New salon: Blake Rose Salon & Spa

By Columbus Alive
From the May 31, 2012 edition

A lot has happened to Melissa and Bryan Beaver in the past three years. They met (several of Melissa’s family members were Bryan’s clients), got married (following a public beach proposal complete with a plane’s banner popping the question), had a baby (now a darling 11-month-old named Blake Rose) and opened a salon (also named Blake Rose).

Bryan has worked as a hair stylist in Columbus for 12 years. He has created looks and cut for clients at local spaces such as Kenneth’s and Salon Lofts, and has designed styles for national fashion magazines like Elle and Vogue.

“I’ve seen a need for a hair salon that encourages both the independent spirit of the veteran stylist but is also supported by a state-of-the-art, full-service facility and very recognizable brand,” Bryan said.

The new space, Blake Rose Salon & Spa, aims to bring together the best features of salons on the East and West Coasts — a luxurious full-service menu, repurposed decor with a modern edge, intimate cutting stations and a space for socializing, aka the salon’s center blowout bar.

In addition to hair-cutting services — the costs of which depend on the stylist but can start at around $25 for men and $35 for women — Blake Rose will offer coloring, styling, natural nail manicures and pedicures, therapeutic massages, waxing and spray tanning services. Alterna products are also available.

Blake Rose’s interior design echo the salon’s philosophy of creating a space that is high-end but approachable.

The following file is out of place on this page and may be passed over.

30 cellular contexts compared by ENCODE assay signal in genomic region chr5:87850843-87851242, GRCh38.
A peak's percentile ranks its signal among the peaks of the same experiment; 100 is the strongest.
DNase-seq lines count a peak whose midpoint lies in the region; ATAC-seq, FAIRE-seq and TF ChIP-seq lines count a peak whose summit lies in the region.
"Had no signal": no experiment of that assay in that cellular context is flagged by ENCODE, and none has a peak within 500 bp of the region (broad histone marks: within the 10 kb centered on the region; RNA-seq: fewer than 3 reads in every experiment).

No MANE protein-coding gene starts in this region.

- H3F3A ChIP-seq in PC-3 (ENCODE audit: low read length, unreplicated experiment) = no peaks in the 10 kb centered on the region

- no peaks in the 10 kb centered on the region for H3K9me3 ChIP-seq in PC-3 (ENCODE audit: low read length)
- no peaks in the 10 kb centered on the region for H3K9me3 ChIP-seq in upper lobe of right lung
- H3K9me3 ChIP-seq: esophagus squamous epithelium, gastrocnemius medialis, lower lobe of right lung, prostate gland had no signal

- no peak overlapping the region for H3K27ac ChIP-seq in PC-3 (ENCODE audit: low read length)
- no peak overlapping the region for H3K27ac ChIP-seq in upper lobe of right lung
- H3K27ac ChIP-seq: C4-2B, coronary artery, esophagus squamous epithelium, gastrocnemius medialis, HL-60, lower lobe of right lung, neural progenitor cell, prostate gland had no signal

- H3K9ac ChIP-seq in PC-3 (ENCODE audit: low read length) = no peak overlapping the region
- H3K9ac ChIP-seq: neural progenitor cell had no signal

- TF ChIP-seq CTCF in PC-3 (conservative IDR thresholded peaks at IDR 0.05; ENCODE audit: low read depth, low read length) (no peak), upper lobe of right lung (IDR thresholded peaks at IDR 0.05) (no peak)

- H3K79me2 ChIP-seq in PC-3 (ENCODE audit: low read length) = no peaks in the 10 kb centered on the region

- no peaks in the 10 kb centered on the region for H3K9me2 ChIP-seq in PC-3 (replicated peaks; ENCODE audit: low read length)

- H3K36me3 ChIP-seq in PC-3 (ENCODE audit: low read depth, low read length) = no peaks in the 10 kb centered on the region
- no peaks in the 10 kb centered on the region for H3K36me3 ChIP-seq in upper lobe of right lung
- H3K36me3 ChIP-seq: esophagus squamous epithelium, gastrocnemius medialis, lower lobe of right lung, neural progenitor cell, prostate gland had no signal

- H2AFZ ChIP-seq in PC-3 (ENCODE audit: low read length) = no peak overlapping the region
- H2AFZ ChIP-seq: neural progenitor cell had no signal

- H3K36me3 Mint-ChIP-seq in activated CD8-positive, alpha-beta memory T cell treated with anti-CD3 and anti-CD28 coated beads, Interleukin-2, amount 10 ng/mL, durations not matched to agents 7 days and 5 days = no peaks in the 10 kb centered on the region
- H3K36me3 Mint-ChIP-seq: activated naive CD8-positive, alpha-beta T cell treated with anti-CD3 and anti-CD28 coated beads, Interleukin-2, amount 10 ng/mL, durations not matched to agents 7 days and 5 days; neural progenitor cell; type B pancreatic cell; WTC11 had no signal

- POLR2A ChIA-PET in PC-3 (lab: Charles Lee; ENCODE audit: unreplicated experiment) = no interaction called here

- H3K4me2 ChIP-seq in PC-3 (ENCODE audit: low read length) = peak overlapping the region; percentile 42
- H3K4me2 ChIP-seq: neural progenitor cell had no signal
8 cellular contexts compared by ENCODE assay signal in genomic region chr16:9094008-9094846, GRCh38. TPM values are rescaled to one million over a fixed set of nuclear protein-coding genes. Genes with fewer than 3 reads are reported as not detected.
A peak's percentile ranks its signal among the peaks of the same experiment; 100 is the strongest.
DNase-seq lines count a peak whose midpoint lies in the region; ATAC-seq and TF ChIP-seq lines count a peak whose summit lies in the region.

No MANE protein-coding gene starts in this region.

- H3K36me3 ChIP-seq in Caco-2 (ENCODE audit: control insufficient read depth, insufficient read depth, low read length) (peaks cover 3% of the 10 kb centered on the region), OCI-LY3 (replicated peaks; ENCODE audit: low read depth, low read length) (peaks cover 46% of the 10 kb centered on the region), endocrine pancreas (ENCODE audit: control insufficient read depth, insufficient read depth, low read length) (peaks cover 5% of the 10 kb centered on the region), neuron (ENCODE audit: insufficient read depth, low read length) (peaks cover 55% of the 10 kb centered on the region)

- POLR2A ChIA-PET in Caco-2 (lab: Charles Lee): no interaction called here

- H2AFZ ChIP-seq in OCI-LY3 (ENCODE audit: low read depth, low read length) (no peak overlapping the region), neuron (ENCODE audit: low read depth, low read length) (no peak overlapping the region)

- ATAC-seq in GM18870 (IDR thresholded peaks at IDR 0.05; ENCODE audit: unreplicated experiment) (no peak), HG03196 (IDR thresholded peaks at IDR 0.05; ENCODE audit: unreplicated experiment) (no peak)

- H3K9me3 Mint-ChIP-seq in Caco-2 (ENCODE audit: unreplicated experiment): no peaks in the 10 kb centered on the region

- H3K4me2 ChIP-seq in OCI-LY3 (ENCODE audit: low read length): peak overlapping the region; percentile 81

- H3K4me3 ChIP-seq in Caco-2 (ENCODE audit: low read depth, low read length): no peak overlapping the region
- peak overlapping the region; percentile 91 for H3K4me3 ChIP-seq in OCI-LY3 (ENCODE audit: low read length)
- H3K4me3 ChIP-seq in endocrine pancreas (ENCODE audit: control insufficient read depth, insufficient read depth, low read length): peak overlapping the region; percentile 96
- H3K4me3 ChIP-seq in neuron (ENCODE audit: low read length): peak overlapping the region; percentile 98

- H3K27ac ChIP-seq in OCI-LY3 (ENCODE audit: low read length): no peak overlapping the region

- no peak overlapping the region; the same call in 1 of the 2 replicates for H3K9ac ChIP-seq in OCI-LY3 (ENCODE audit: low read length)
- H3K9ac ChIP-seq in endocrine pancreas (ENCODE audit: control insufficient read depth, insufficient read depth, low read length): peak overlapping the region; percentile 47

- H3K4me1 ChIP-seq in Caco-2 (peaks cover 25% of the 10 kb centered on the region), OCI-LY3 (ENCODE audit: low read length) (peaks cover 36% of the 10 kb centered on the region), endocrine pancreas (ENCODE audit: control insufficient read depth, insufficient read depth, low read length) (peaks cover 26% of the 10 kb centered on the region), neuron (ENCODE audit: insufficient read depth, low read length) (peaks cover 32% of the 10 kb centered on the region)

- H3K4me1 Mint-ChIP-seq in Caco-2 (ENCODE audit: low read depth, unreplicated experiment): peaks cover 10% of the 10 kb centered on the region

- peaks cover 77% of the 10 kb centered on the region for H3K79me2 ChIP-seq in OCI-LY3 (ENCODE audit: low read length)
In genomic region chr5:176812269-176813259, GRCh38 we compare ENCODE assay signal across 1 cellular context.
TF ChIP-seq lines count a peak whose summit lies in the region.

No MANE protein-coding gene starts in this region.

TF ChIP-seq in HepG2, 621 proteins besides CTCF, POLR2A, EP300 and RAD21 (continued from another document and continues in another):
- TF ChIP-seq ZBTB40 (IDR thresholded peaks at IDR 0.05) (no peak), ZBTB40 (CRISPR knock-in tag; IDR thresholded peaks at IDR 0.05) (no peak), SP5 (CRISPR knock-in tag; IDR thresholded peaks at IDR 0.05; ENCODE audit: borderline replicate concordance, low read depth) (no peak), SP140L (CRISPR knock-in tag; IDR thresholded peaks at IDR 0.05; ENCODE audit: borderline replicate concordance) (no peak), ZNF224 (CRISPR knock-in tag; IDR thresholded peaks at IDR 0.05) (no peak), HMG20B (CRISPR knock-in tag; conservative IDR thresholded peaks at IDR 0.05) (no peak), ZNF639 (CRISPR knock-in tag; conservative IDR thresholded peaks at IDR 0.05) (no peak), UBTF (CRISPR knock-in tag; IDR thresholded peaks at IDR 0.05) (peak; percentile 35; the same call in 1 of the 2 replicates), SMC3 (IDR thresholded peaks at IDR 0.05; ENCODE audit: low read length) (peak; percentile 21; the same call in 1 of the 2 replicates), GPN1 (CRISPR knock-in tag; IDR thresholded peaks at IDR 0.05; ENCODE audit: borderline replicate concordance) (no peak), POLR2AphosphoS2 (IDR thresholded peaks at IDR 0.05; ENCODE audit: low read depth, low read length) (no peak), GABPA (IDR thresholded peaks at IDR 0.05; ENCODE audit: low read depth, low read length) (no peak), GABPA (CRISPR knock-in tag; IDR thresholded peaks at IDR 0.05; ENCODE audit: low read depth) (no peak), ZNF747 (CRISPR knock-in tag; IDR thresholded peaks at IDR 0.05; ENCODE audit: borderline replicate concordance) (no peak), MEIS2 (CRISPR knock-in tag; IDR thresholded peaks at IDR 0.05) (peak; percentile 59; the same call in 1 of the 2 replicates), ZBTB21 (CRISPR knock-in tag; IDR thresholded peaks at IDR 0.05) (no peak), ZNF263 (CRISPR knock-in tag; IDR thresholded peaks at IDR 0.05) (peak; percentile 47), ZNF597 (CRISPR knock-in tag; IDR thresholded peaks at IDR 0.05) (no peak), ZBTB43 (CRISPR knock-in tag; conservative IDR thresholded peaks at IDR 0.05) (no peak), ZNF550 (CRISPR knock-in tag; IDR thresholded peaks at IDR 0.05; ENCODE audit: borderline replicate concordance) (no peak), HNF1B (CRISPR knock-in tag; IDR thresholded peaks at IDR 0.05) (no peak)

“I wanted it to feel big city but be filled with down-to-earth people,” Bryan said. “Feel East and West Coast fancy but still be very inviting.”

For example, reclaimed barn wood and recycled bricks from a Grandview home were worked into the interior design. And each private room where clients get their hair cut has a small flatscreen TV that clients can manage as they see fit.

Adding to the local vibe, the salon offers coffee from Cafe Brioso and features artwork provided by the Short North’s 83 Gallery. The only piece of art not for sale is a painting of roses they “had to buy from Mouton when we saw it there,” Melissa said. Just another ode to baby Blake.

Philanthropic endeavors will be a constant part of the business, Bryan said. He plans to offer makeovers once a month or so for local residents with multiple sclerosis and for candidates recommended by Dress for Success Columbus.

“We’re so blessed that we’re doing so well in a bad economy, and we’re blessed to have the opportunity to help others who aren’t as fortunate,” Bryan said. “It’s a way to help us stay grounded, to put things into perspective.”